A Case Study of MY Psychology: Malaysia's First Online Psychoeducational Platform

A Case Study of MY Psychology: Malaysia's First Online Psychoeducational Platform

Chong Shen Hew (MY Psychology, Malaysia), Mu Yi Hor (MY Psychology, Malaysia), Hou Huai Gary Yap (MY Psychology, Malaysia) and Tin Fung Chong (MY Psychology, Malaysia)
DOI: 10.4018/978-1-5225-6073-9.ch003

Abstract

MY Psychology is an online educational platform currently based in Malaysia, formed with the intention to spread awareness towards the general public of not only on issues related with mental health and those who suffer under mental illnesses, but also to create a place where psychology as a basic knowledge can be taught and learned. This is in order to correct misunderstandings from the public toward psychology. Operating on the internet requires the company to shift towards a marketing-oriented direction, in the meantime, coping with internal and external challenges in order to strive for greater reach and engagement from the audience.
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Background History Of My Psychology’S Formation

A statement made by the Malaysian Psychiatric Association (2013), detailed the shocking rise of mental health problems in children below the age of 15, as the group rose from 13% of the population in the year 1996 to 20% of the population in 2012. Add to that, the recent report made by The Star Online (2017) from a statement by resident consultant psychiatrist in the International Medical University, Dr. Philip George, claiming that the actual numbers of people who had mental health problems might be underreported, maybe due to the stigma often attached to such conditions and the topic in general. As such, a non-conservative estimation of the mentally-ill population would be around 40% of Malaysians (The Star Online, 2017).

To further elaborate upon the role that stigma poses against the advancement of the mental health field in Malaysia, stigma towards mental illness and psychology in general are mostly a result of misunderstandings towards the foundations of the field and of the nature of mental illness in itself. Coupled with a lack of knowledge in the subject matter, this causes such a fear to become widespread not only in real life but also in the virtual realm (online and offline). The deficiency in Malaysia when it comes to the availability of mental health practitioners, according to a recent report made in the NST, stands at 1 psychiatrist for every 200,000 of the total population – much lower than the expected ratio set and recommended by WHO: 1;10,000 (Landau, 2017). The report by the World Health Organization (2011) stated that the mental health expenditures from the local government is only a meagre 0.39% in the total budget allocated to health, and that further expenditures towards mental health hospitals are not even available.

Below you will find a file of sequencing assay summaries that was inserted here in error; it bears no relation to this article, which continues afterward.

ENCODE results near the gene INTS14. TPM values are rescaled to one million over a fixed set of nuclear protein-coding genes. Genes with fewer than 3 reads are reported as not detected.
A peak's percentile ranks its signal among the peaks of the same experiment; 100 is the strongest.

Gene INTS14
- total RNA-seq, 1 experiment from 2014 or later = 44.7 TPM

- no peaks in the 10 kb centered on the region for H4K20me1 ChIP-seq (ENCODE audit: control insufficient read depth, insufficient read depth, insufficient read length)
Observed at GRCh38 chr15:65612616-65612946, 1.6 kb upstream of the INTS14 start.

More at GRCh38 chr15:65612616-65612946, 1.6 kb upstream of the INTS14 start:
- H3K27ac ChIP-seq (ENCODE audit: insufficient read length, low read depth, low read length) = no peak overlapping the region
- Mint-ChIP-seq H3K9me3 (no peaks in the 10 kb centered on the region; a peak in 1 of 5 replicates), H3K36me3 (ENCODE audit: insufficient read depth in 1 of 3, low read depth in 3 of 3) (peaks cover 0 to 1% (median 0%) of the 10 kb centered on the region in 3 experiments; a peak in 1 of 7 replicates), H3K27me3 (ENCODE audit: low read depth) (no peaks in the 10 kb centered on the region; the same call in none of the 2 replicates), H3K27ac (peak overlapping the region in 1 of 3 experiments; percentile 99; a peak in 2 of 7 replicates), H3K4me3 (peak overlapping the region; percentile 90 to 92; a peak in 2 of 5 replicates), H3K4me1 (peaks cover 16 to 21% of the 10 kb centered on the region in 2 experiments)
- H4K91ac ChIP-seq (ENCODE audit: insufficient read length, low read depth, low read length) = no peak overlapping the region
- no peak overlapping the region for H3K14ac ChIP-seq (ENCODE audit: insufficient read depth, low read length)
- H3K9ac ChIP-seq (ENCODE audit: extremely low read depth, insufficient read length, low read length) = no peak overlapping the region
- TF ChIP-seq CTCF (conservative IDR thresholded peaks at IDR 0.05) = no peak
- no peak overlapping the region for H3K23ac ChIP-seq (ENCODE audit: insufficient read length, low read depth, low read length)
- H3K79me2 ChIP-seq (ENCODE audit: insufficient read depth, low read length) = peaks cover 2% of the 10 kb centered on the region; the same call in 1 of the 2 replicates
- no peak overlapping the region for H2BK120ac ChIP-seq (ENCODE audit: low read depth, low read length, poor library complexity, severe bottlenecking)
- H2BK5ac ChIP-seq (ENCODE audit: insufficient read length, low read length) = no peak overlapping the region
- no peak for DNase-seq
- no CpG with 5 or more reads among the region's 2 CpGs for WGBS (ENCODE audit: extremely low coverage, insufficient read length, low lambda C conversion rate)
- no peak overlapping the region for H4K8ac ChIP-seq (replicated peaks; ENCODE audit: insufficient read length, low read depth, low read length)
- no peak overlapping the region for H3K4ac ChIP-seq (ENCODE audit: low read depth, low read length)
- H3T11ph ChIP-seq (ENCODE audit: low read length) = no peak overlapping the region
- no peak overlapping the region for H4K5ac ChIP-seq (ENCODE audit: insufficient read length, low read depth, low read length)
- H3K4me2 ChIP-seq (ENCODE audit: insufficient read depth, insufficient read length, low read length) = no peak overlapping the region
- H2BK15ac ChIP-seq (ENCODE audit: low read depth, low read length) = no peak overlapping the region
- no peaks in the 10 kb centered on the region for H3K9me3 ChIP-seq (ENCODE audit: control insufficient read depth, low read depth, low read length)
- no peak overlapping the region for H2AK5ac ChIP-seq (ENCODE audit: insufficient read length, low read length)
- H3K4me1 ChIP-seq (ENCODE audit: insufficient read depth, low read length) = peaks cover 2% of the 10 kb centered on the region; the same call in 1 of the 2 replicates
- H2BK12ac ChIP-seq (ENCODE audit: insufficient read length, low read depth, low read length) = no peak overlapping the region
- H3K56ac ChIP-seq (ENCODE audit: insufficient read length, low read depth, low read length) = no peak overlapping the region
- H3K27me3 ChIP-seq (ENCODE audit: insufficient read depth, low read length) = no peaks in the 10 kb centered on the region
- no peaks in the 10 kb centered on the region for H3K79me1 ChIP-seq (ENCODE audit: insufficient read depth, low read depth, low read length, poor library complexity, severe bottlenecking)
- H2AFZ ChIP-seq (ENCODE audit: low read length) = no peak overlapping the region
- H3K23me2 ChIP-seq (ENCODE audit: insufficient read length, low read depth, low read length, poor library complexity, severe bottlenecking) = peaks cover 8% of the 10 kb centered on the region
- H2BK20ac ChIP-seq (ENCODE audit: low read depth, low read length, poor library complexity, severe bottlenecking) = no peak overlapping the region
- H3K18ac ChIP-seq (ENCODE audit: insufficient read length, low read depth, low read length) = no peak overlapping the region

This deficiency, coupled with the fact that mental health problems will be on the rise for the foreseeable future as stress levels in a developing country will potentially be one of the most important risk factors for the population, will inevitably demand a higher level of awareness and knowledge regarding mental health in the general public. So what we have now is a vast range of barriers, from perceived stigma towards the mentally afflicted (Clement et al., 2015), a general uncertainty towards clinical effectiveness among the practitioners themselves (Morriss, 2008), economic issues, and finally a deficiency in trained personnel (Berry & Haddock, 2008), all these varying factors result in a reluctance from those who are currently afflicted with one mental health issue or another that can vastly benefit from psychological interventions are now either unwilling to reach out for help, or are unable to do so from the sheer fact of a lack in sources of help.

One of our main goals in establishing MY Psychology as an online platform is to provide a form of countermeasure towards this issue. Our goal is to provide an outlet of information for general knowledge on common psychological topics, and currently progressing towards the dismantling of stigmatization of mental illness through making interventions and information regarding these interventions available and accessible to the audience. It has been shown by Trefflich, Kalckreuth, Mergl, and Rummel-Kluge (2015) that the levels of internet use in those who are afflicted with mental health issues, including those with severe mental health problems (SMIs), are the same as the general population.

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